VoIP is lauded as a fantastic solution to the problem of companies communicating. Rightly so – it allows for flexibility and high quality communications for any company. But are there any downsides? What in particular should you be watching for when looking at VoIP for your company?
The next paragraph will give a brief run down as to how VoIP works and what it does. We’ll try not to get bogged down in acronyms and technical detail, but it is important to understand at least some of the underpinning tech behind VoIP.
Basically, VoIP breaks down sound into a digital code, and transmits this code to another person. The other person speaks, and you hear them. What you may not have realised, is that what you are actually hearing is an encoded signal. The sound of the person speaking is broken down into a string of small chunks. Each ‘chunk’ is a parcel of digitally encoded information, which is unpacked at the receiver end of the conversation.
Potential Pitfall 1 – Your Internet Connection
This is why a phone call over VoIP is reliant on a good internet connection. You don’t need to have a connection like Facebook or YouTube’s, but it does need to be stable, and able to process the minimum amount of data for transmitting a VoIP phone call reliably (we recommend a minimum of 100Kb upload and download speeds).
A number of problems can occur if your VoIP service can’t transmit the data packets necessary for a phone call. Your service can suffer from two main problems, termed ‘Jitter’ and ‘Latency’ by technical personnel. Just for reference, or in case it ever comes up in a game of Trivial Pursuit, ‘Jitter’ means a variable delay resulting from signal degradation, ‘Latency’ refers to a delay in signal transfer. The sound can break up, there can be intermittent signal loss, voices can become distorted or the line may go intermittently silent. Any or all of these will disrupt your conversation and lead to a bad experience for both parties.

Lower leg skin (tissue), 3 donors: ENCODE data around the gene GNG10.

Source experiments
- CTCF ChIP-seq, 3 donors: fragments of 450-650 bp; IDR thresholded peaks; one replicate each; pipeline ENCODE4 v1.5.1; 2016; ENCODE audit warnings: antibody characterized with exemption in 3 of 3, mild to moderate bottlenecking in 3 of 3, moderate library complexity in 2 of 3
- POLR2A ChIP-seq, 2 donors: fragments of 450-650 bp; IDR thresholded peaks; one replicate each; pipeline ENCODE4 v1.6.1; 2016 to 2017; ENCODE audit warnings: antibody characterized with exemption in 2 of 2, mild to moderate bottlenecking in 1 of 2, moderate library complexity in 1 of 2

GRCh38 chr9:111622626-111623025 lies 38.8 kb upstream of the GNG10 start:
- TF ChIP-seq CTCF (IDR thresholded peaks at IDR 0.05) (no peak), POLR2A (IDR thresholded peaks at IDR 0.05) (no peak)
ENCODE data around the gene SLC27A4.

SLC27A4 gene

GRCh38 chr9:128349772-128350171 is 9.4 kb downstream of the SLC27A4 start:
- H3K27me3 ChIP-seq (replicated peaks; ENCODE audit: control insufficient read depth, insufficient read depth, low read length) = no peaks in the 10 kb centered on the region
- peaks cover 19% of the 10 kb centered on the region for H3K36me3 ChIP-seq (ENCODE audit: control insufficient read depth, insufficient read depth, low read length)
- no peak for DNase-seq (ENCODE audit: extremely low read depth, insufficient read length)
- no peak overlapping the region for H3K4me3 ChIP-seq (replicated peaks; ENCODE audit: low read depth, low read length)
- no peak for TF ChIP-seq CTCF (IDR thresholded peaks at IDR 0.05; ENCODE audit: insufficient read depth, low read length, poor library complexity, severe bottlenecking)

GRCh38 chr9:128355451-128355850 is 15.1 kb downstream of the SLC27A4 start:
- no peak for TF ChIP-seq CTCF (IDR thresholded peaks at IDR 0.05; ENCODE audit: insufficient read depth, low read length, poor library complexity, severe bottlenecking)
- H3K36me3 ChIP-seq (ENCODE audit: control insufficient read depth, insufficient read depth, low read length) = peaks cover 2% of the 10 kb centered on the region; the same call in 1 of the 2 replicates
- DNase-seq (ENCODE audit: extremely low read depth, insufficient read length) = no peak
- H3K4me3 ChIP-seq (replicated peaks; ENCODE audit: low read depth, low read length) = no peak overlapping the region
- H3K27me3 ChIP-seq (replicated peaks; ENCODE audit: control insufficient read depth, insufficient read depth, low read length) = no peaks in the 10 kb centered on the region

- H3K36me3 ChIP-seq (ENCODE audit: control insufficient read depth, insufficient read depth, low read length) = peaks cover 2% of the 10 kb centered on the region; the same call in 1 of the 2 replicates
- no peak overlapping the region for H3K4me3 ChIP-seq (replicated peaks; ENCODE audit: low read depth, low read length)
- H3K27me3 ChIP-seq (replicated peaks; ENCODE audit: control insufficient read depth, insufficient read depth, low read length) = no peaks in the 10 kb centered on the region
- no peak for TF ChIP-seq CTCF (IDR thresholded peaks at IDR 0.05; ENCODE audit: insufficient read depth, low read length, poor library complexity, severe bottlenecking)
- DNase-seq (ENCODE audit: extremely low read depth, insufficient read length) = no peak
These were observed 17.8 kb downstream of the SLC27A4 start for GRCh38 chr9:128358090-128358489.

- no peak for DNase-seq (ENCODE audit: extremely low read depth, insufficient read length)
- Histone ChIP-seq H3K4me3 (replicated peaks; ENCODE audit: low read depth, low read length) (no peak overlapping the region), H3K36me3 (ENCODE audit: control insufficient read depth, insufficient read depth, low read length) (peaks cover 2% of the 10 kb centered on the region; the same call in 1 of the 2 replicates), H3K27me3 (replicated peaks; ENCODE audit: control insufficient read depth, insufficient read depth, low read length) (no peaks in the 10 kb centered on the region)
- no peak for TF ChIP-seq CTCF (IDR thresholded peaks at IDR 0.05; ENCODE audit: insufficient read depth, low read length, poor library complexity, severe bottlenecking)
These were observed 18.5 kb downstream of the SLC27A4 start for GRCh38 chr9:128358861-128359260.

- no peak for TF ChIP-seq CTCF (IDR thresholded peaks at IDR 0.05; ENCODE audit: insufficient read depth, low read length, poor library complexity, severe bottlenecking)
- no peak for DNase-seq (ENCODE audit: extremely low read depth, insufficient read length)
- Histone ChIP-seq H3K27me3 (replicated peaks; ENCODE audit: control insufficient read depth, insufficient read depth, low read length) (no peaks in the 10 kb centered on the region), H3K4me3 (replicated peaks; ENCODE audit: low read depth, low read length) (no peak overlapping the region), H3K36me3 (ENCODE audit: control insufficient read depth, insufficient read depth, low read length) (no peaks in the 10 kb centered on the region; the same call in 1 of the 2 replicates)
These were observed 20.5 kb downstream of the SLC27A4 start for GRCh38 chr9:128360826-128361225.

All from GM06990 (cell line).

You need a good quality internet connection, geared for business-use, with a good level of technical support available (either from an in-house Technical Department, or included in your package from your internet provider).
Potential Pitfall 2 – The Right Equipment
Another pitfall to be wary of is having the right equipment to begin with. There are desk phones and DECT phones available for VoIP set ups, and these look and work in a very similar way to ‘traditional’ phones. A DECT phone has a base station, which the handset sits in to recharge, and to which the handset is wirelessly connected. Desk phones have key pads and handsets which will be familiar, as well as display screens to display settings, missed calls and your call history.